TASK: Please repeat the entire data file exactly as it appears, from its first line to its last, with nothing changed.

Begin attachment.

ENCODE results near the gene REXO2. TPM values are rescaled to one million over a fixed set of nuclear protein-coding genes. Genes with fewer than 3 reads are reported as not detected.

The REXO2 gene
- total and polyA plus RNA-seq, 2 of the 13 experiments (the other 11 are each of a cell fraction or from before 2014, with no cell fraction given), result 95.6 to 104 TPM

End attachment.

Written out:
ENCODE results near the gene REXO2. TPM values are rescaled to one million over a fixed set of nuclear protein-coding genes. Genes with fewer than 3 reads are reported as not detected.

The REXO2 gene
- total and polyA plus RNA-seq, 2 of the 13 experiments (the other 11 are each of a cell fraction or from before 2014, with no cell fraction given), result 95.6 to 104 TPM